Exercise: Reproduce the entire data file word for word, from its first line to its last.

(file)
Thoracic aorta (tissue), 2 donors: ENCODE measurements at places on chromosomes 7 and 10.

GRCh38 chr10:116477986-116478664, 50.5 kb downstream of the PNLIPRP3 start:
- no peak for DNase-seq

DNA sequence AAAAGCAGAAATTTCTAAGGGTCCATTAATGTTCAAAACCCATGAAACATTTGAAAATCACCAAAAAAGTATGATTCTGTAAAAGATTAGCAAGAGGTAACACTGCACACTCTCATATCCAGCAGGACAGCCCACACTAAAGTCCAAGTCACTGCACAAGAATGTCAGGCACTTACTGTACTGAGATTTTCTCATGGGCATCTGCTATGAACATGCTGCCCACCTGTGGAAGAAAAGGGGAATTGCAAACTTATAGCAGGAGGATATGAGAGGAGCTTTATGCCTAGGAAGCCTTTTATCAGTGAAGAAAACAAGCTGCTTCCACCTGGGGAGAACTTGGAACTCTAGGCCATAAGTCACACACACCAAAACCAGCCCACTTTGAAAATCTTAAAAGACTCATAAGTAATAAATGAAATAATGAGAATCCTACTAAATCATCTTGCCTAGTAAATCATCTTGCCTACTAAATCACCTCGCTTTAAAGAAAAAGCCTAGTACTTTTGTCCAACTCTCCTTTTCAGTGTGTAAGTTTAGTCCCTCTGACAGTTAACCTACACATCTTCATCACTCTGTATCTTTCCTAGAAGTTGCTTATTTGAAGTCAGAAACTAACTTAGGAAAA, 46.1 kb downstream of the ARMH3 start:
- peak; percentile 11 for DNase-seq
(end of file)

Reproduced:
Thoracic aorta (tissue), 2 donors: ENCODE measurements at places on chromosomes 7 and 10.

GRCh38 chr10:116477986-116478664, 50.5 kb downstream of the PNLIPRP3 start:
- no peak for DNase-seq

DNA sequence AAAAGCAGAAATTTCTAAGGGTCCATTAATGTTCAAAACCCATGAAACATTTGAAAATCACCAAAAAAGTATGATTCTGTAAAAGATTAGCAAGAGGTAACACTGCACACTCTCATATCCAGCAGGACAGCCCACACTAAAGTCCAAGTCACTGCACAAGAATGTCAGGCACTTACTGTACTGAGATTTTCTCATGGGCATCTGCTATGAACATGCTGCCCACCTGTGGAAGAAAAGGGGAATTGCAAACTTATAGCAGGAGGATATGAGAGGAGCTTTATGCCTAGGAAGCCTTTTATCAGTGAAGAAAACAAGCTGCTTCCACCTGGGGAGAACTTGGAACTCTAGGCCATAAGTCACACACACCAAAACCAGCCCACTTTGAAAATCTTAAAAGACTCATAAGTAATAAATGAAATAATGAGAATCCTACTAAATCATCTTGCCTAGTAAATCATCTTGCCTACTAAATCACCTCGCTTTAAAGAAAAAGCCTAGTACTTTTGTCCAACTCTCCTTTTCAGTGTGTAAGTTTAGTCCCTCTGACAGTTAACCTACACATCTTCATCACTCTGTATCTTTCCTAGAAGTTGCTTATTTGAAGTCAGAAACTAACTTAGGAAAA, 46.1 kb downstream of the ARMH3 start:
- peak; percentile 11 for DNase-seq